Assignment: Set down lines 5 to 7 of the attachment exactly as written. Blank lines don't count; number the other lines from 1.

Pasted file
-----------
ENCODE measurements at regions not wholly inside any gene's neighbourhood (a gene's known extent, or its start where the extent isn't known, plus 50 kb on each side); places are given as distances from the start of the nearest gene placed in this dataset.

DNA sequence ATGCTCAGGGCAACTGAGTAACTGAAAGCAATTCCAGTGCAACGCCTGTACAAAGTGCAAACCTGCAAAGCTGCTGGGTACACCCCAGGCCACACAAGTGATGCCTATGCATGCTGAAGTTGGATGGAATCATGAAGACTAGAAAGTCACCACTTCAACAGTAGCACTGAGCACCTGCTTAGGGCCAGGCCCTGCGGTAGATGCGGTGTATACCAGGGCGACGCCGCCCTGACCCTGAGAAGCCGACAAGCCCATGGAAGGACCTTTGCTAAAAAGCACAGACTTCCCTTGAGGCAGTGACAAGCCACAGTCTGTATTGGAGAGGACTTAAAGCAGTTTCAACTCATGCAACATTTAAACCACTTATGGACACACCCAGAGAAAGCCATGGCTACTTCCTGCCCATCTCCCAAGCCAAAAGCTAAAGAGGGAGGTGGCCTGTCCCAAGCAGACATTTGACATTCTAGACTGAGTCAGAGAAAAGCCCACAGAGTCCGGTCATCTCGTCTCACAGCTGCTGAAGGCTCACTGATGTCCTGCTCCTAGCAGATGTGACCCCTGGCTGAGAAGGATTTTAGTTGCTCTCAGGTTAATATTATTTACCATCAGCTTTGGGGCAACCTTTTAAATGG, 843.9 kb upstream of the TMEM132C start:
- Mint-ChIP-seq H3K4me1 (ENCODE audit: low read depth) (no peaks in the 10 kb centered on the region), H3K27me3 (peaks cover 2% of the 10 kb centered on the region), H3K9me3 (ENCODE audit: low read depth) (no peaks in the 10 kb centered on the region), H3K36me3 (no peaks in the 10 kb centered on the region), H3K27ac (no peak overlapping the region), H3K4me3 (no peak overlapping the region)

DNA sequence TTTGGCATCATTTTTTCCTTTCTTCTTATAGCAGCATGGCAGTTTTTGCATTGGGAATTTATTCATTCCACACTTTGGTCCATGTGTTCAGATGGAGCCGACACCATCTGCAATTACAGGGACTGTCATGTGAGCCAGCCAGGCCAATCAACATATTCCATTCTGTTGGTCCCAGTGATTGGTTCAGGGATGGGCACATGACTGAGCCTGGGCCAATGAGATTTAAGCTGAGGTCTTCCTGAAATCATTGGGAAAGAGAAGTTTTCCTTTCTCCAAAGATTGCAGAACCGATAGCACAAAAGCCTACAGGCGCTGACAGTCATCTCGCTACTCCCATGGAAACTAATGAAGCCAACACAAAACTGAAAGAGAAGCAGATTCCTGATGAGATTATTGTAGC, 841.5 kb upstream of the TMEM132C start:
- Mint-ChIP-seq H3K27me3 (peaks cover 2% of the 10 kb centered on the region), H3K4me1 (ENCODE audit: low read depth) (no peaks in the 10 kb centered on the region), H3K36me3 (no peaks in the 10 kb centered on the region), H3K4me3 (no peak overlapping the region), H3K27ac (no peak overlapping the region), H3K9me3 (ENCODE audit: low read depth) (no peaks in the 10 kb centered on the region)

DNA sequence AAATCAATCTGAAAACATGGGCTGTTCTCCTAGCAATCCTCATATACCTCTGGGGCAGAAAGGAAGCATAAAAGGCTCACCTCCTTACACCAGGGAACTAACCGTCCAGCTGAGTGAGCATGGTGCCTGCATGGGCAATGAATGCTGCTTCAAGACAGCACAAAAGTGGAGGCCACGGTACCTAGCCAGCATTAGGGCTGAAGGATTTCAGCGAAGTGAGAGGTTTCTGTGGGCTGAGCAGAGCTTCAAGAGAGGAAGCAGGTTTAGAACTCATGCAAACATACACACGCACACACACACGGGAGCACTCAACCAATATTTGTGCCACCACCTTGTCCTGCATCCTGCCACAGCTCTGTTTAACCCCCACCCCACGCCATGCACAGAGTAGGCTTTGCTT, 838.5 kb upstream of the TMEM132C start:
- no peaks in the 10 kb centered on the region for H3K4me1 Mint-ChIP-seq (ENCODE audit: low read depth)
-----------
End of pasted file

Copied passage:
- Mint-ChIP-seq H3K27me3 (peaks cover 2% of the 10 kb centered on the region), H3K4me1 (ENCODE audit: low read depth) (no peaks in the 10 kb centered on the region), H3K36me3 (no peaks in the 10 kb centered on the region), H3K4me3 (no peak overlapping the region), H3K27ac (no peak overlapping the region), H3K9me3 (ENCODE audit: low read depth) (no peaks in the 10 kb centered on the region)

DNA sequence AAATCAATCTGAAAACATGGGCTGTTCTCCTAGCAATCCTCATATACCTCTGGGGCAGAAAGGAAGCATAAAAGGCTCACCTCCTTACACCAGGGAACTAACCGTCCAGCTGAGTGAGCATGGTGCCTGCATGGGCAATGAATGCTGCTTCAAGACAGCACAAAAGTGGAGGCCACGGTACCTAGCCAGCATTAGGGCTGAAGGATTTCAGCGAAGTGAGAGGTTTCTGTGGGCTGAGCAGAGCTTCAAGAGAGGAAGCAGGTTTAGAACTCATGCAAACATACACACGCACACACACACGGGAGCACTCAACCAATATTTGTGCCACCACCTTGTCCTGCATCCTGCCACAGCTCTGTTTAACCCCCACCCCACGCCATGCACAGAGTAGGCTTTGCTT, 838.5 kb upstream of the TMEM132C start:
- no peaks in the 10 kb centered on the region for H3K4me1 Mint-ChIP-seq (ENCODE audit: low read depth)